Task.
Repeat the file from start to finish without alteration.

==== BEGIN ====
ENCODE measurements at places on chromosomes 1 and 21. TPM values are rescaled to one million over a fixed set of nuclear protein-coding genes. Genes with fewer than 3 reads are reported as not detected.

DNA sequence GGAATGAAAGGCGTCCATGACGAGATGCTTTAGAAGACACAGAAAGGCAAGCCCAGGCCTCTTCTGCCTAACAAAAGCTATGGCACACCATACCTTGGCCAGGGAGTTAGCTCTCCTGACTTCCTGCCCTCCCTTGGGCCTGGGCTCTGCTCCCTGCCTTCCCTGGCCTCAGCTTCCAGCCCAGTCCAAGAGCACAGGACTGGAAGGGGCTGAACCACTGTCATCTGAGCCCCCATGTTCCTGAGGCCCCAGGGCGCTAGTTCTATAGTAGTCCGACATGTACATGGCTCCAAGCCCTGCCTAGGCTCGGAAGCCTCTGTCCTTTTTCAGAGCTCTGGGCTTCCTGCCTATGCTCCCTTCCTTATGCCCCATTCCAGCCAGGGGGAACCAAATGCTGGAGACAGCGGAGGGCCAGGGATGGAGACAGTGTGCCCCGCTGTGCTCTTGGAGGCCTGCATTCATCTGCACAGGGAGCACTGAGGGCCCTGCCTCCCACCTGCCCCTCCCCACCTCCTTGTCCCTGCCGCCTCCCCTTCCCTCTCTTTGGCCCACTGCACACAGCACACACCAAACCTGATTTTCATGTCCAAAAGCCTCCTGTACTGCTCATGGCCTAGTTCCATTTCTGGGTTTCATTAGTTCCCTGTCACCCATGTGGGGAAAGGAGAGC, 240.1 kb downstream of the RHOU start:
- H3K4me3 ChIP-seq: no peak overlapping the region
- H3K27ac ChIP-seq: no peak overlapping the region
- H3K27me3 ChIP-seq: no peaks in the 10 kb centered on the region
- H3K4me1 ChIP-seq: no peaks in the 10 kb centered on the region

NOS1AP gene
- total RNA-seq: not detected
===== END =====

ENCODE measurements at places on chromosomes 1 and 21. TPM values are rescaled to one million over a fixed set of nuclear protein-coding genes. Genes with fewer than 3 reads are reported as not detected.

DNA sequence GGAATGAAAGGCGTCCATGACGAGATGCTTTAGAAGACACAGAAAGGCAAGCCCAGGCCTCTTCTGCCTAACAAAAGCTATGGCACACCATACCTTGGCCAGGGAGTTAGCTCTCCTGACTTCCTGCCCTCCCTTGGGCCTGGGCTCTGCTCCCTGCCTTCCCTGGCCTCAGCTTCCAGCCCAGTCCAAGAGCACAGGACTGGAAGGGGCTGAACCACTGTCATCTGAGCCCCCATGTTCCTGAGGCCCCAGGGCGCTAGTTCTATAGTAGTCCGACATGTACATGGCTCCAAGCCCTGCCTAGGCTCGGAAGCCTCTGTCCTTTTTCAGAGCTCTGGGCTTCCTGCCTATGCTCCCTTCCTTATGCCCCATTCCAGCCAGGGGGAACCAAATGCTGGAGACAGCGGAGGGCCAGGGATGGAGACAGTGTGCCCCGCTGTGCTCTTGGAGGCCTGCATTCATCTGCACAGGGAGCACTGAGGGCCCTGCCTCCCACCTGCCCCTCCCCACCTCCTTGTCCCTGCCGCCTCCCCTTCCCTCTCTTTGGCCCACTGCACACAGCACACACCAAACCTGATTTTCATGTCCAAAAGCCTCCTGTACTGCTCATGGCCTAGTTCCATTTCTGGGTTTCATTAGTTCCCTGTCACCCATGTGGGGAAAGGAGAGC, 240.1 kb downstream of the RHOU start:
- H3K4me3 ChIP-seq: no peak overlapping the region
- H3K27ac ChIP-seq: no peak overlapping the region
- H3K27me3 ChIP-seq: no peaks in the 10 kb centered on the region
- H3K4me1 ChIP-seq: no peaks in the 10 kb centered on the region

NOS1AP gene
- total RNA-seq: not detected